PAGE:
Book stands learning theory on its ear

PUBLISHED : Saturday, 25 March, 2006, 12:00am
UPDATED : Saturday, 25 March, 2006, 12:00am

Anyone can learn a new language - at any age - once they rediscover their natural ability, according to a new book by a Hong Kong leadership coach.

Chris Lonsdale draws on more than 20 years' experience of learning and speaking Putonghua and Cantonese in Hong Kong and the mainland in The Third Ear, recently published by Third Ear Books, a division of Chris Lonsdale and Associates.

The book challenges the theory that children are most receptive to second-language learning and adults cannot learn a new language as readily.

Mr Lonsdale argues that adults who fail to learn a new language often stall because of a mistaken belief that it is too hard to learn or that learning will happen 'magically' without any effort on their part.

Written in the style of a self-help pop psychology book, The Third Ear presents a range of theories, strategies and techniques to help people succeed in their efforts to master a new language. Making a comparison with Monty Roberts, a 'horse whisperer' who claims to be able to communicate with horses, Mr Lonsdale exhorts learners to rely on their 'third ear', a combination 'of your body language sense and your intuitive sense about the exchange of meaning'.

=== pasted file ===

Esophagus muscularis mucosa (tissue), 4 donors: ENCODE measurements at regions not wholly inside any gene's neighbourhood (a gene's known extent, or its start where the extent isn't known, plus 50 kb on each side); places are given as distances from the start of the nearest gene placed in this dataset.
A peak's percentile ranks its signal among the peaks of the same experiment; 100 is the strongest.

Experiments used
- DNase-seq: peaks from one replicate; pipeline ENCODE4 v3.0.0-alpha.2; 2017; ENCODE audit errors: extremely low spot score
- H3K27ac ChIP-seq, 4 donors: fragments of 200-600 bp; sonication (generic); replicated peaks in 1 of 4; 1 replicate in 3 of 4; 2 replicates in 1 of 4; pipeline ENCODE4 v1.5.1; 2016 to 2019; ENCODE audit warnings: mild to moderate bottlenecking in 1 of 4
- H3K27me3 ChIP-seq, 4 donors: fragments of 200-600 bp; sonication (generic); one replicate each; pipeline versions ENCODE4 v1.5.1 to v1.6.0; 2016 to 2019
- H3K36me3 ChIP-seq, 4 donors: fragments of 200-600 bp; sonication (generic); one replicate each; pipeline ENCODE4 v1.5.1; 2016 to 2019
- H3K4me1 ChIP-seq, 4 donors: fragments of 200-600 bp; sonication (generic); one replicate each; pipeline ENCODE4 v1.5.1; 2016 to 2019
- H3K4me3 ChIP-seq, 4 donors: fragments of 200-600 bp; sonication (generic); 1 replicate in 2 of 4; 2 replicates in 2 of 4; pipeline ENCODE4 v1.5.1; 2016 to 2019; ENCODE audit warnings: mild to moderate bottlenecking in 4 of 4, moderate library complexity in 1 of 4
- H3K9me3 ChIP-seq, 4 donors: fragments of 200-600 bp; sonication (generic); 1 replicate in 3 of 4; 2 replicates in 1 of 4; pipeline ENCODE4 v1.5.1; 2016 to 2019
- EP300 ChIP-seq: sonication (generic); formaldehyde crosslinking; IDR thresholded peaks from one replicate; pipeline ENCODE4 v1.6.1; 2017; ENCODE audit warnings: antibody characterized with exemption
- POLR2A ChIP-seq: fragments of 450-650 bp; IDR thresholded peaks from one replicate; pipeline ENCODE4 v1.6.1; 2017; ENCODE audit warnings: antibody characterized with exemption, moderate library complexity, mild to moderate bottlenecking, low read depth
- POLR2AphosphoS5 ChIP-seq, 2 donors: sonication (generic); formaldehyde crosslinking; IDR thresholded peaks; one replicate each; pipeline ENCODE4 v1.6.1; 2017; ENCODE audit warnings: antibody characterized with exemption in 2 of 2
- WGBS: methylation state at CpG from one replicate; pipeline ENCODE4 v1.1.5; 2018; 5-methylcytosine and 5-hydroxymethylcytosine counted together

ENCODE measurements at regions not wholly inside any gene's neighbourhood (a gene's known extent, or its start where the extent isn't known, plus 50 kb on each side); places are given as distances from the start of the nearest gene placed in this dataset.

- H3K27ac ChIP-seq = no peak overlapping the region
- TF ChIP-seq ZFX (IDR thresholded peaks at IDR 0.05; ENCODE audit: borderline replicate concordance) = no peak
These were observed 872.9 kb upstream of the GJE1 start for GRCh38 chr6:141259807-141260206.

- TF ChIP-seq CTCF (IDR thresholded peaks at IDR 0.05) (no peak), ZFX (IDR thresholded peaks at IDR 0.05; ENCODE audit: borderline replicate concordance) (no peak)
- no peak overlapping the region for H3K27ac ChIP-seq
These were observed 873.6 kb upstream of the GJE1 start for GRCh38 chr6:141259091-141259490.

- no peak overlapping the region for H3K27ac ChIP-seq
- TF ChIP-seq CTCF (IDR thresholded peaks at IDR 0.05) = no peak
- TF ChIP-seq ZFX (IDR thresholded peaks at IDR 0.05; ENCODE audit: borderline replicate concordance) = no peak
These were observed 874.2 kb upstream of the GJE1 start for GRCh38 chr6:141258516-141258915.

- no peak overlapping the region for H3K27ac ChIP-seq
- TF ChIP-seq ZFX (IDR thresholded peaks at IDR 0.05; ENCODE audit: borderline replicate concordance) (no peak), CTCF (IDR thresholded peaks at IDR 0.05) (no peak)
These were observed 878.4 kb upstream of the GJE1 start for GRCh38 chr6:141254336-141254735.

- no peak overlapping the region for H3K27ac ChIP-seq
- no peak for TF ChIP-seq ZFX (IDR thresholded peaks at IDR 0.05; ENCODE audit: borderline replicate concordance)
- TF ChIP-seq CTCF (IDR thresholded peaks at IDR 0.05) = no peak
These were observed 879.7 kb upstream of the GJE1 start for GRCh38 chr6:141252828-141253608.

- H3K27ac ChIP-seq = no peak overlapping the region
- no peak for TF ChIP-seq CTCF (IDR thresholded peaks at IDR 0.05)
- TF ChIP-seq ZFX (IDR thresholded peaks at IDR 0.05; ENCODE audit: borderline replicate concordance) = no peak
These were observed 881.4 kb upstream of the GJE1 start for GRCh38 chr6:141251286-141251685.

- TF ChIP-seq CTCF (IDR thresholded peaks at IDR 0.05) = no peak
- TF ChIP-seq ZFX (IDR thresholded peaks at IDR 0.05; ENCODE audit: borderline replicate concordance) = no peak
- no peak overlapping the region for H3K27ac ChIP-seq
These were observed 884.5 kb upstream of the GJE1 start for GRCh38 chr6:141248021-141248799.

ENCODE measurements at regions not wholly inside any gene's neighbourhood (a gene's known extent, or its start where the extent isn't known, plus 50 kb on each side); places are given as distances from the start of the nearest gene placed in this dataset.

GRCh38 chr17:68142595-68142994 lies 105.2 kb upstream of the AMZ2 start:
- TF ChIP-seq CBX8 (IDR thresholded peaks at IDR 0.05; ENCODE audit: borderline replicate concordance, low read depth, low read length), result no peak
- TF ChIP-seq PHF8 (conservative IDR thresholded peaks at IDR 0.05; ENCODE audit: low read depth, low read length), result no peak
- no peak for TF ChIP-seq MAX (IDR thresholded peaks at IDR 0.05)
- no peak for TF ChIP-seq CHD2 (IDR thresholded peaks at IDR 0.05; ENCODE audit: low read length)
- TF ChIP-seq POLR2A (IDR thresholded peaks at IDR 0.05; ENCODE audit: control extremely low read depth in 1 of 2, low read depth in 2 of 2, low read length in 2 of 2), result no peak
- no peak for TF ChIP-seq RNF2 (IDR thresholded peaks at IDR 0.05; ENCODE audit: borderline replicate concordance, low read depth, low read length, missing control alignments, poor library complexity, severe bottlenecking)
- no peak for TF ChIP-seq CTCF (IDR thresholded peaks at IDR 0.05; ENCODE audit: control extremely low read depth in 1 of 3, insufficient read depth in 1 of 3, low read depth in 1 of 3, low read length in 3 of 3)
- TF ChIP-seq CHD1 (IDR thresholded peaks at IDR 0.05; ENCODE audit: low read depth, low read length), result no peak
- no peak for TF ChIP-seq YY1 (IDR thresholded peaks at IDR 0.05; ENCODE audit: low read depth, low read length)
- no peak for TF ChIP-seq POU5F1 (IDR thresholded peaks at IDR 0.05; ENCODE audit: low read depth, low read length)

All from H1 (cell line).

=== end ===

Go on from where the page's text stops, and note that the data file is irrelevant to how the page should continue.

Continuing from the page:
The learner had to decide if he or she really wanted to learn the language - and make it at least their first, second or third priority in life - as well as learn to focus on and manipulate spoken words or units of language, for which Mr Lonsdale coins the term 'audibol'.

Other tips given in the book include: set your language goals very high, put yourself in situations where you have to learn, join a 'speech community' of native speakers, find any excuse to practise the language and control your own learning.

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